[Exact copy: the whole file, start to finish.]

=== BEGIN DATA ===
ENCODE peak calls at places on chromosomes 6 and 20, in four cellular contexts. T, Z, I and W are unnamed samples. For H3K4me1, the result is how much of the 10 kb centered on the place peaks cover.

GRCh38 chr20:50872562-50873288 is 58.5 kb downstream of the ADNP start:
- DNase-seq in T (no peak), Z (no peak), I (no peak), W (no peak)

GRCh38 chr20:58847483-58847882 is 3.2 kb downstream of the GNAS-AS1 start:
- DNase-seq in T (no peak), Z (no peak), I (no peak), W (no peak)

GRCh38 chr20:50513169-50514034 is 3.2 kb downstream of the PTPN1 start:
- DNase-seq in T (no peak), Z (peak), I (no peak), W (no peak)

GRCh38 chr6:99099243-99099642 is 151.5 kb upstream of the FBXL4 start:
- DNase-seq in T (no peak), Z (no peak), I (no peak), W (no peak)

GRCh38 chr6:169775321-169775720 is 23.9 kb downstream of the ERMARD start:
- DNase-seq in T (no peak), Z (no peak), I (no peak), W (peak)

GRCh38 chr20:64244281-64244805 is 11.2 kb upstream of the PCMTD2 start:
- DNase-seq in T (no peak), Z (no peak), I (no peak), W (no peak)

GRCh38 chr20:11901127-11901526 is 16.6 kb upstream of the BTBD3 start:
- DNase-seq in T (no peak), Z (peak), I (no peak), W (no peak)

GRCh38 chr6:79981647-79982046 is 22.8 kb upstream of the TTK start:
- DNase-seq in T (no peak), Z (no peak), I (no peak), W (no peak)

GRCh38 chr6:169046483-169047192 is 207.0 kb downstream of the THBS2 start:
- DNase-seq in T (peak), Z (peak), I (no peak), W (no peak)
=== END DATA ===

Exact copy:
ENCODE peak calls at places on chromosomes 6 and 20, in four cellular contexts. T, Z, I and W are unnamed samples. For H3K4me1, the result is how much of the 10 kb centered on the place peaks cover.

GRCh38 chr20:50872562-50873288 is 58.5 kb downstream of the ADNP start:
- DNase-seq in T (no peak), Z (no peak), I (no peak), W (no peak)

GRCh38 chr20:58847483-58847882 is 3.2 kb downstream of the GNAS-AS1 start:
- DNase-seq in T (no peak), Z (no peak), I (no peak), W (no peak)

GRCh38 chr20:50513169-50514034 is 3.2 kb downstream of the PTPN1 start:
- DNase-seq in T (no peak), Z (peak), I (no peak), W (no peak)

GRCh38 chr6:99099243-99099642 is 151.5 kb upstream of the FBXL4 start:
- DNase-seq in T (no peak), Z (no peak), I (no peak), W (no peak)

GRCh38 chr6:169775321-169775720 is 23.9 kb downstream of the ERMARD start:
- DNase-seq in T (no peak), Z (no peak), I (no peak), W (peak)

GRCh38 chr20:64244281-64244805 is 11.2 kb upstream of the PCMTD2 start:
- DNase-seq in T (no peak), Z (no peak), I (no peak), W (no peak)

GRCh38 chr20:11901127-11901526 is 16.6 kb upstream of the BTBD3 start:
- DNase-seq in T (no peak), Z (peak), I (no peak), W (no peak)

GRCh38 chr6:79981647-79982046 is 22.8 kb upstream of the TTK start:
- DNase-seq in T (no peak), Z (no peak), I (no peak), W (no peak)

GRCh38 chr6:169046483-169047192 is 207.0 kb downstream of the THBS2 start:
- DNase-seq in T (peak), Z (peak), I (no peak), W (no peak)